I had planned on writing this blog on winter and snow photography, but we haven’t really had any to speak of. The temperature really plummeted overnight and there are now rumors of winter weather for the upcoming weekend, but I’ve had no chance to go out and look as cute as these kids from a VA winter in 1967. In order to prepare for taking pictures in winter, there are a few tips you need to consider.
First, camera batteries do not like the cold weather at all. You need to take extras, and keep them close to your body, so they can be swapped out. You might lose as much as 50% of the normal life. Watch your battery life indicator on your camera. Keep the camera inside your coat as well.
Second, just like your eyeglasses, you have to watch out for moisture build up on the lens and fogging as it goes from warm moist air inside a car or building into freezing air. Allow time for the lens and the camera to adjust. If snowflakes get on the lens, don’t wipe them off with a cloth, use the brush. The pressure from the cloth could cause them to melt and then instantly refreeze.
Most critically, you might have noticed that snow is kind of white. Many people’s pictures of snow however are gray. The camera brains are still not as smart as our optical processors. The camera will underexpose the image, if it is allowed to think for itself. There are several ways to counteract this. The best way is to ensure you know how to use your Exposure compensation controls. Add +1/3 or +2/3 stops to the image. Test it and see if it is enough.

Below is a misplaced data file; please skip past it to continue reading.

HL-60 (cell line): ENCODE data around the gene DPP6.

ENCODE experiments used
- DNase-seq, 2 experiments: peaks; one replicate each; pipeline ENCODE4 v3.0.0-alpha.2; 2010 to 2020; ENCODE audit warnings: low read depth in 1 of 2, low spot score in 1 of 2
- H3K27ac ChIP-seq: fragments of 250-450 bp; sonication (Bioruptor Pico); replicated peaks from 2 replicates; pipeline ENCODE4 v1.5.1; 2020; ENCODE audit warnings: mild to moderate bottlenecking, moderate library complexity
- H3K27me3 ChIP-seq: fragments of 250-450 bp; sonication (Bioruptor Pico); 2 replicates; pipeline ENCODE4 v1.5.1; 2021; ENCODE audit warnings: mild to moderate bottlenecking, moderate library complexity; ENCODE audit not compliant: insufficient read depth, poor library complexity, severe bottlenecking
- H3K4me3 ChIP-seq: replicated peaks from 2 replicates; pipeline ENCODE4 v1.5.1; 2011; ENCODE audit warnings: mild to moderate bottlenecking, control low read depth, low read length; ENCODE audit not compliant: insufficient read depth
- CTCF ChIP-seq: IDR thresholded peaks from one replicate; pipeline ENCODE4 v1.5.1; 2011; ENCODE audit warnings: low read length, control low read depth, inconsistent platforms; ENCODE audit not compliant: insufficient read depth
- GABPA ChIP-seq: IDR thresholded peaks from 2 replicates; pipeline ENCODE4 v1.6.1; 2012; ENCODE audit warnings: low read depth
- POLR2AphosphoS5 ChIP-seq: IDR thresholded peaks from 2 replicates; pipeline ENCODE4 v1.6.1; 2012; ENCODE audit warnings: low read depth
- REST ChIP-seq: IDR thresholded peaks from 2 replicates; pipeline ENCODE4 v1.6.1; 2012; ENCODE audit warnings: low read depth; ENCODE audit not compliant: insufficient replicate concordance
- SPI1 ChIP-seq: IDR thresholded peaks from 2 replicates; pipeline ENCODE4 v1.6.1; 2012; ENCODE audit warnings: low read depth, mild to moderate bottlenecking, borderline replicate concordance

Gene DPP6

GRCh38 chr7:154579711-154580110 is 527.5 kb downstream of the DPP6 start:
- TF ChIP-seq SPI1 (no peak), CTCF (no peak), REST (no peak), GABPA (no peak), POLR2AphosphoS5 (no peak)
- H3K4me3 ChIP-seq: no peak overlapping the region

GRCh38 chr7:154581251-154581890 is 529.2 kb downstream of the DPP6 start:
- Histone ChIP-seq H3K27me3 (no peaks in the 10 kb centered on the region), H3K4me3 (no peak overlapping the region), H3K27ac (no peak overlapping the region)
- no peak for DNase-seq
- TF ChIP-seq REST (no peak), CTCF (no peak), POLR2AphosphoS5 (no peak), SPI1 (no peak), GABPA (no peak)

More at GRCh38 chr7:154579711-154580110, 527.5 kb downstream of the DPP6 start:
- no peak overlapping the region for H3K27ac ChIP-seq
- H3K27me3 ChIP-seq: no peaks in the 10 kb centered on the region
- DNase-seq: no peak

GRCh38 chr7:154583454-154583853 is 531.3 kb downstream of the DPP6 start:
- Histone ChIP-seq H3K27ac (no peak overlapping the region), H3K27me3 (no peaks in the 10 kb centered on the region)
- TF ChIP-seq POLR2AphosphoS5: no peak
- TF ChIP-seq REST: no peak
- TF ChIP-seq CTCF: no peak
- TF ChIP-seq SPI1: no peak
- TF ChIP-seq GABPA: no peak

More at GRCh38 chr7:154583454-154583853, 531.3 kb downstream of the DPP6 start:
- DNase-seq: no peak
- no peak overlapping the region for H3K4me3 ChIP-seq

The other method is to bracket your images. If you are trying to capture people against the snow, this provides the ability to expand your dynamic range. Finally, although it might seem counterintuitive, consider using your flash as a fill light for the people. It will help them stand out against the bright white background.
Well, if you have snow go out and shoot some images and post them with your comments. If we get a flurry or two, I will be out there as well freezing my lens cap off.